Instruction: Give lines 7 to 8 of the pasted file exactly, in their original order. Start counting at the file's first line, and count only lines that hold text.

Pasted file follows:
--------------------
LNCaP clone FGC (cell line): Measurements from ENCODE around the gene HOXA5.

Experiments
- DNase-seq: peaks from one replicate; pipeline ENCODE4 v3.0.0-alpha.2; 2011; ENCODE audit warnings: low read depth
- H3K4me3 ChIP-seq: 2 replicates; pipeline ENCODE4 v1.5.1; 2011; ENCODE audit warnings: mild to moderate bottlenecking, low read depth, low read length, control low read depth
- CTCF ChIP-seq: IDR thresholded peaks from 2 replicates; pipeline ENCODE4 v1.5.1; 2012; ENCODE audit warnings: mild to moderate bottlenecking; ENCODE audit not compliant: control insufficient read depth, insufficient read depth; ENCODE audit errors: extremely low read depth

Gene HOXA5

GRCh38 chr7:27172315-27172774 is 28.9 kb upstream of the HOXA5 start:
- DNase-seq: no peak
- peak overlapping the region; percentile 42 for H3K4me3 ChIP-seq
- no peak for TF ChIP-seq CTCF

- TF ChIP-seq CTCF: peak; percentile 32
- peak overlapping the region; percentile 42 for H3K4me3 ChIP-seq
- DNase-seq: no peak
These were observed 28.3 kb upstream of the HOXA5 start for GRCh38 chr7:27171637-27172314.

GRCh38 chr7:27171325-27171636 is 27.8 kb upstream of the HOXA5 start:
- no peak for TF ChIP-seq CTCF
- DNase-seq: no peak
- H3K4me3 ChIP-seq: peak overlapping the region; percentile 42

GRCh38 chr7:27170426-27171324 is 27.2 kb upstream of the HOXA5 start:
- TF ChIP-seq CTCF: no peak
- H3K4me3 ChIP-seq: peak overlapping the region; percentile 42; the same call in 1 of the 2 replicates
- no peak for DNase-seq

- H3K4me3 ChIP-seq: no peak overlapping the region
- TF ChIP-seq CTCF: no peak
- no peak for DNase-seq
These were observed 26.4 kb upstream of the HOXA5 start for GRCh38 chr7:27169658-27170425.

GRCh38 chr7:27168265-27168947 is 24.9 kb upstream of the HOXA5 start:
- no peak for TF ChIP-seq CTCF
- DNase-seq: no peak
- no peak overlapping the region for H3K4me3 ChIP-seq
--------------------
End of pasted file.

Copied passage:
GRCh38 chr7:27172315-27172774 is 28.9 kb upstream of the HOXA5 start:
- DNase-seq: no peak